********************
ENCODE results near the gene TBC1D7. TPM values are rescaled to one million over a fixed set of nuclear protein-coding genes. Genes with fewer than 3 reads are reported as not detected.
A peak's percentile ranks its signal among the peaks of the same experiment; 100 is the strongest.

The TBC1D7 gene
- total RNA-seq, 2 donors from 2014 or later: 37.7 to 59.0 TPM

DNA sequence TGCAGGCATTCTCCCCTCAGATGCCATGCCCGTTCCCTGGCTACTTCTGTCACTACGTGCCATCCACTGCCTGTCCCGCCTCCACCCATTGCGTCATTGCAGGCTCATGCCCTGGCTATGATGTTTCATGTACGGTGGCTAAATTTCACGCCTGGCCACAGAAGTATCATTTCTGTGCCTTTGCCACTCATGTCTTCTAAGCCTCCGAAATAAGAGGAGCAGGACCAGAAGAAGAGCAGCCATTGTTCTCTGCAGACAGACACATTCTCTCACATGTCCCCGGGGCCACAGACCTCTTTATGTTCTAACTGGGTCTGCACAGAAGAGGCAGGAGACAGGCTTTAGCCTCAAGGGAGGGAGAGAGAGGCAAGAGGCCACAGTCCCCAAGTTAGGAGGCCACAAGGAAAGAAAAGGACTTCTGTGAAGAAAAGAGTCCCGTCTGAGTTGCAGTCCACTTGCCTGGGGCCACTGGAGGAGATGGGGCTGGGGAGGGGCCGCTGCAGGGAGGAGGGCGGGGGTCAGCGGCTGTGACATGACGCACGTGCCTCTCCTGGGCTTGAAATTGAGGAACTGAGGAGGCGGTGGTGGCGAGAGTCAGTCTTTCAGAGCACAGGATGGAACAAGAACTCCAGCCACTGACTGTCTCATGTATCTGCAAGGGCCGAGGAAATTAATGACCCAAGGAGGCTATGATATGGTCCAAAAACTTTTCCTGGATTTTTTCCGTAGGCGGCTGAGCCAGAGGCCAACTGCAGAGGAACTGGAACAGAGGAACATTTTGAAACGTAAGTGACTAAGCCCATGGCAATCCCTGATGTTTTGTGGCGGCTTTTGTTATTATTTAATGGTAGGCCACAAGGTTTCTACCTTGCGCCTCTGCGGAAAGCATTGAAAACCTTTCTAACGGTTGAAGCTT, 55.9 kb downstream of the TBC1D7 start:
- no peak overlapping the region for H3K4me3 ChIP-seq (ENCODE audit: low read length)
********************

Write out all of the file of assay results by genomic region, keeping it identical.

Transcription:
ENCODE results near the gene TBC1D7. TPM values are rescaled to one million over a fixed set of nuclear protein-coding genes. Genes with fewer than 3 reads are reported as not detected.
A peak's percentile ranks its signal among the peaks of the same experiment; 100 is the strongest.

The TBC1D7 gene
- total RNA-seq, 2 donors from 2014 or later: 37.7 to 59.0 TPM

DNA sequence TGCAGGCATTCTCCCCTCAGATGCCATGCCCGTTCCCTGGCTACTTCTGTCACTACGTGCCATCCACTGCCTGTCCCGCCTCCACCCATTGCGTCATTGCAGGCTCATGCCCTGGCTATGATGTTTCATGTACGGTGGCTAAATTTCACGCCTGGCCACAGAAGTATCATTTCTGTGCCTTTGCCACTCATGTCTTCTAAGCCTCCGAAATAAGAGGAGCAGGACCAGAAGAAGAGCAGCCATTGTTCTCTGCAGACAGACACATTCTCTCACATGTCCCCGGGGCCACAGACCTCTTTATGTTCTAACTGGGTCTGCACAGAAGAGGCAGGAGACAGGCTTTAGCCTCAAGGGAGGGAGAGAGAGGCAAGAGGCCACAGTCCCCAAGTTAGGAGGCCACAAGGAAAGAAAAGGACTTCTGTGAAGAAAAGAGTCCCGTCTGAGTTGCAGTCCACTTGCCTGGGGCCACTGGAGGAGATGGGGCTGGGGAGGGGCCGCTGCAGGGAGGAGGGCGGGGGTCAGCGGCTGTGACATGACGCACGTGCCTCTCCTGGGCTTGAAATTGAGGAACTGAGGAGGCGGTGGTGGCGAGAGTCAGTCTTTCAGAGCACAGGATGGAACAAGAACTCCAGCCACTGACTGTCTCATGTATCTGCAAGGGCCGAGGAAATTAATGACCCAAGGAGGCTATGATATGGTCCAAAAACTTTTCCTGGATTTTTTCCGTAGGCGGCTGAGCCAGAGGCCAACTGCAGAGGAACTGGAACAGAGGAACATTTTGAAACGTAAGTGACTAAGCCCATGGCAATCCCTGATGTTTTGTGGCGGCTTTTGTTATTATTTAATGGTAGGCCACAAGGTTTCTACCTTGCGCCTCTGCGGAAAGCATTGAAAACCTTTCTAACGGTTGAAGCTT, 55.9 kb downstream of the TBC1D7 start:
- no peak overlapping the region for H3K4me3 ChIP-seq (ENCODE audit: low read length)